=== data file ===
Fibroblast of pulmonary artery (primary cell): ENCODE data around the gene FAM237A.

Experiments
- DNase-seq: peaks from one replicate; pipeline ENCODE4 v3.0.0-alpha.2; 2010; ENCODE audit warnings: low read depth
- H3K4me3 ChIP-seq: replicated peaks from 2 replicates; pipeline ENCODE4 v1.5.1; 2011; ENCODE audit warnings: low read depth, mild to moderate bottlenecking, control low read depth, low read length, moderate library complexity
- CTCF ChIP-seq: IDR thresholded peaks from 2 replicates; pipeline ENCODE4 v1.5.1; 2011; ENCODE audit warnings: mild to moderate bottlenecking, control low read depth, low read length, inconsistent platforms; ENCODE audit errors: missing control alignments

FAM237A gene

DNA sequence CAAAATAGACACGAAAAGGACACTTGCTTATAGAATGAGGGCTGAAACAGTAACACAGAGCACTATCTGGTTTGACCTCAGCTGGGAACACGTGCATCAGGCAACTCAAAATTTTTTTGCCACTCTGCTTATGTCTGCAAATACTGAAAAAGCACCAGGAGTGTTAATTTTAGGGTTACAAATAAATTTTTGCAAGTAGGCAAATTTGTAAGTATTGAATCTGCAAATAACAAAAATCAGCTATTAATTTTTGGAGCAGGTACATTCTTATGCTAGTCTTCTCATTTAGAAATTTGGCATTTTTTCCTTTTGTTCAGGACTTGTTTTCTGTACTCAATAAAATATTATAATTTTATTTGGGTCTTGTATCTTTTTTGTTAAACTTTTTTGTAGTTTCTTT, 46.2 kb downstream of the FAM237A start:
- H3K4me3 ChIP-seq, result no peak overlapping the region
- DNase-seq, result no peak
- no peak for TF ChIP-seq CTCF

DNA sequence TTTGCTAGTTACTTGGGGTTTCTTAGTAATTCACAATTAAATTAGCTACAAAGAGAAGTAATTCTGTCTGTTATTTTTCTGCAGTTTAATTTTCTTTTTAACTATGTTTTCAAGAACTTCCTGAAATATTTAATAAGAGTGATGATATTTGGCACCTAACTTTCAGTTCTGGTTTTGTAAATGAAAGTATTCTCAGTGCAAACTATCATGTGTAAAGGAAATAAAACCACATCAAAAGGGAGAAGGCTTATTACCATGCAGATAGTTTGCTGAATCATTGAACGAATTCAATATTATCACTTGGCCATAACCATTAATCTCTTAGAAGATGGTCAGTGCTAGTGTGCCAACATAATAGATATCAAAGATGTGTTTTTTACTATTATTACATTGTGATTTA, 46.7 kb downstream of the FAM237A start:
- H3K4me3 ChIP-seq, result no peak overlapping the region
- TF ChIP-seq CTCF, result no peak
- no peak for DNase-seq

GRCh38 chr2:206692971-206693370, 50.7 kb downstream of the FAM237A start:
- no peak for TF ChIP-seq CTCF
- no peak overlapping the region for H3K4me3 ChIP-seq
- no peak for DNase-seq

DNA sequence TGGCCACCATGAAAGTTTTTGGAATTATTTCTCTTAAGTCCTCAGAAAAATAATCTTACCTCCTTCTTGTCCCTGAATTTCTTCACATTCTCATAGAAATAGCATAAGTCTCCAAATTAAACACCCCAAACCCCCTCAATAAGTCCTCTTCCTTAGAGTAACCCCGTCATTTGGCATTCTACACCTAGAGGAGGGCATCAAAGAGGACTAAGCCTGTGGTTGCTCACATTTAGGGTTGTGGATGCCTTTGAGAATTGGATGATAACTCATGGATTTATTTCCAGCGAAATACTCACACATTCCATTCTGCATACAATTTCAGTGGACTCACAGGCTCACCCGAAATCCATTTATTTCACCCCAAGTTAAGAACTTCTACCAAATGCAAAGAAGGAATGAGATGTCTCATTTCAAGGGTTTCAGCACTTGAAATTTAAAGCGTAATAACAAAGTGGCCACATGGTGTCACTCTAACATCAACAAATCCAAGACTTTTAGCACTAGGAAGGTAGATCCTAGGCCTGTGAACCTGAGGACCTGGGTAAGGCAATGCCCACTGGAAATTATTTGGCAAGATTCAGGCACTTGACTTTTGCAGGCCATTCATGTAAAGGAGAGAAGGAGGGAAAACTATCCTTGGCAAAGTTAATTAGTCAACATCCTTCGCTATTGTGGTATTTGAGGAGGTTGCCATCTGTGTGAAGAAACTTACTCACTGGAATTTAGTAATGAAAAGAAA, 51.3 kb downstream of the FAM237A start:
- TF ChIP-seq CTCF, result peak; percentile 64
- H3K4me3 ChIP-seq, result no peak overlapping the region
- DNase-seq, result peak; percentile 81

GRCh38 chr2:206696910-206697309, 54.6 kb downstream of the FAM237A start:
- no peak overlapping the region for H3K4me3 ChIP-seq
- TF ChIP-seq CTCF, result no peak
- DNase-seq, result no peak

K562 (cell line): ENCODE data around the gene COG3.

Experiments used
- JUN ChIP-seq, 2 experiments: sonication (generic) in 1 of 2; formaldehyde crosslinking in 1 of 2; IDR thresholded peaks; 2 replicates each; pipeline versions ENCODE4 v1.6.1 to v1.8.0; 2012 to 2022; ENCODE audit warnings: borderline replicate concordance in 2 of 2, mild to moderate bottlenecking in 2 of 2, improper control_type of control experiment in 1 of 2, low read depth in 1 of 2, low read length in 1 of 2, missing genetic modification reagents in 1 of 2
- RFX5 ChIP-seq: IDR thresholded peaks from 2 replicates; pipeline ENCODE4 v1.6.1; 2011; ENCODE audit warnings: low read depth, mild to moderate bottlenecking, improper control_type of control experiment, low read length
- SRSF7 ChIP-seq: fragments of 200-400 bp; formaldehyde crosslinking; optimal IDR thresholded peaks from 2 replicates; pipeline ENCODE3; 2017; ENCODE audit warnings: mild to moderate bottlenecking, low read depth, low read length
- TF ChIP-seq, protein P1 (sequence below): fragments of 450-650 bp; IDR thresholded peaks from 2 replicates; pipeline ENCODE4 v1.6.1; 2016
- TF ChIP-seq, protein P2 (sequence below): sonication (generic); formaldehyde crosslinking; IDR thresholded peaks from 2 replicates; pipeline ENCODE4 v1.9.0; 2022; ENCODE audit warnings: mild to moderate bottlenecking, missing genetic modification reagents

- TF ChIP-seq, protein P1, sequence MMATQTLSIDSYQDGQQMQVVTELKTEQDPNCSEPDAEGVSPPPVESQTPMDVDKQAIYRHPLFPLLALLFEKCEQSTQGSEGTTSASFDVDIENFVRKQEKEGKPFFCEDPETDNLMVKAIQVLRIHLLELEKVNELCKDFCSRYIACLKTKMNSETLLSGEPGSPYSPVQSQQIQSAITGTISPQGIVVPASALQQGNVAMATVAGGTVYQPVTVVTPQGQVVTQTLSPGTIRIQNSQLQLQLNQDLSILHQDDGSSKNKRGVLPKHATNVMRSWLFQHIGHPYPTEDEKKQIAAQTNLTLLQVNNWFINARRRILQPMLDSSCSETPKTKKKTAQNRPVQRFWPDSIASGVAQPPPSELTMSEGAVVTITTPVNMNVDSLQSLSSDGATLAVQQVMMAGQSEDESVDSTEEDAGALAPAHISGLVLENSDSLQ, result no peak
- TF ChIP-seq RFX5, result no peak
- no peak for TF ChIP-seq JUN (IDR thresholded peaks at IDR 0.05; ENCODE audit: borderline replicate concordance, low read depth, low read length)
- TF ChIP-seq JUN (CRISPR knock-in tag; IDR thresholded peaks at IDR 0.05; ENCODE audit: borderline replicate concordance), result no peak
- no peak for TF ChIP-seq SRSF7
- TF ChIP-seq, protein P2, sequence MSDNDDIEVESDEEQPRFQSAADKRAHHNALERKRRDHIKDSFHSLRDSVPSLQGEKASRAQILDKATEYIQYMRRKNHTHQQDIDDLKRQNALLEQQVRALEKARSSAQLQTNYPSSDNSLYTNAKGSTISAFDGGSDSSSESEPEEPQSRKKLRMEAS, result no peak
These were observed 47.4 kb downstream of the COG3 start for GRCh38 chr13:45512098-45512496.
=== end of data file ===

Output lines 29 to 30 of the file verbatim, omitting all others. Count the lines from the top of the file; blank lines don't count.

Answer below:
- JUN ChIP-seq, 2 experiments: sonication (generic) in 1 of 2; formaldehyde crosslinking in 1 of 2; IDR thresholded peaks; 2 replicates each; pipeline versions ENCODE4 v1.6.1 to v1.8.0; 2012 to 2022; ENCODE audit warnings: borderline replicate concordance in 2 of 2, mild to moderate bottlenecking in 2 of 2, improper control_type of control experiment in 1 of 2, low read depth in 1 of 2, low read length in 1 of 2, missing genetic modification reagents in 1 of 2
- RFX5 ChIP-seq: IDR thresholded peaks from 2 replicates; pipeline ENCODE4 v1.6.1; 2011; ENCODE audit warnings: low read depth, mild to moderate bottlenecking, improper control_type of control experiment, low read length